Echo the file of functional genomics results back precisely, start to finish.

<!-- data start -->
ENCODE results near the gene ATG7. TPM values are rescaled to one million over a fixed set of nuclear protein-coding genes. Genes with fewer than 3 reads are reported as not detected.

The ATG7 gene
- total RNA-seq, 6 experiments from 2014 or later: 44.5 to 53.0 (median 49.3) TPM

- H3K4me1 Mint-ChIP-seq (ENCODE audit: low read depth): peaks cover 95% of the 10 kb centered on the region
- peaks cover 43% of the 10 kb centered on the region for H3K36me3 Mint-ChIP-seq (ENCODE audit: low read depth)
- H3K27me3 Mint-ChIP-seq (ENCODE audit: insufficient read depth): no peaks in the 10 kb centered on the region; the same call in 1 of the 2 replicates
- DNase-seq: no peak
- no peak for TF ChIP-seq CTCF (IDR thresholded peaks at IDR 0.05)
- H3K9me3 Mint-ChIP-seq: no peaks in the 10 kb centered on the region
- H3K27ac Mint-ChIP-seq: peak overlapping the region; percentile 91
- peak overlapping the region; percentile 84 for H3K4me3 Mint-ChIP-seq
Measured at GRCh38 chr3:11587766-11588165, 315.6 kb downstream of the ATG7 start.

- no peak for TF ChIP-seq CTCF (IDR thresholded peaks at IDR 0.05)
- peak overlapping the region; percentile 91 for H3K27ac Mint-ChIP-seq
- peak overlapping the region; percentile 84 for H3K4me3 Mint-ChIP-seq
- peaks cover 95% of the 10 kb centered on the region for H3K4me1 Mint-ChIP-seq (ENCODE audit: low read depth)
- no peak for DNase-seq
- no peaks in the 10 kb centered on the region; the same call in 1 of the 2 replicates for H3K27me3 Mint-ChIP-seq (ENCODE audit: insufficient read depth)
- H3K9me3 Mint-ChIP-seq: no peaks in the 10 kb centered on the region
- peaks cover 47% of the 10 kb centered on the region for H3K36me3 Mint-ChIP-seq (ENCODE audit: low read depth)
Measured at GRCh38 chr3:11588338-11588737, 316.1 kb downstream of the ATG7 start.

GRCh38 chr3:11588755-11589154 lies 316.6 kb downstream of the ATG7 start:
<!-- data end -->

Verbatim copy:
ENCODE results near the gene ATG7. TPM values are rescaled to one million over a fixed set of nuclear protein-coding genes. Genes with fewer than 3 reads are reported as not detected.

The ATG7 gene
- total RNA-seq, 6 experiments from 2014 or later: 44.5 to 53.0 (median 49.3) TPM

- H3K4me1 Mint-ChIP-seq (ENCODE audit: low read depth): peaks cover 95% of the 10 kb centered on the region
- peaks cover 43% of the 10 kb centered on the region for H3K36me3 Mint-ChIP-seq (ENCODE audit: low read depth)
- H3K27me3 Mint-ChIP-seq (ENCODE audit: insufficient read depth): no peaks in the 10 kb centered on the region; the same call in 1 of the 2 replicates
- DNase-seq: no peak
- no peak for TF ChIP-seq CTCF (IDR thresholded peaks at IDR 0.05)
- H3K9me3 Mint-ChIP-seq: no peaks in the 10 kb centered on the region
- H3K27ac Mint-ChIP-seq: peak overlapping the region; percentile 91
- peak overlapping the region; percentile 84 for H3K4me3 Mint-ChIP-seq
Measured at GRCh38 chr3:11587766-11588165, 315.6 kb downstream of the ATG7 start.

- no peak for TF ChIP-seq CTCF (IDR thresholded peaks at IDR 0.05)
- peak overlapping the region; percentile 91 for H3K27ac Mint-ChIP-seq
- peak overlapping the region; percentile 84 for H3K4me3 Mint-ChIP-seq
- peaks cover 95% of the 10 kb centered on the region for H3K4me1 Mint-ChIP-seq (ENCODE audit: low read depth)
- no peak for DNase-seq
- no peaks in the 10 kb centered on the region; the same call in 1 of the 2 replicates for H3K27me3 Mint-ChIP-seq (ENCODE audit: insufficient read depth)
- H3K9me3 Mint-ChIP-seq: no peaks in the 10 kb centered on the region
- peaks cover 47% of the 10 kb centered on the region for H3K36me3 Mint-ChIP-seq (ENCODE audit: low read depth)
Measured at GRCh38 chr3:11588338-11588737, 316.1 kb downstream of the ATG7 start.

GRCh38 chr3:11588755-11589154 lies 316.6 kb downstream of the ATG7 start: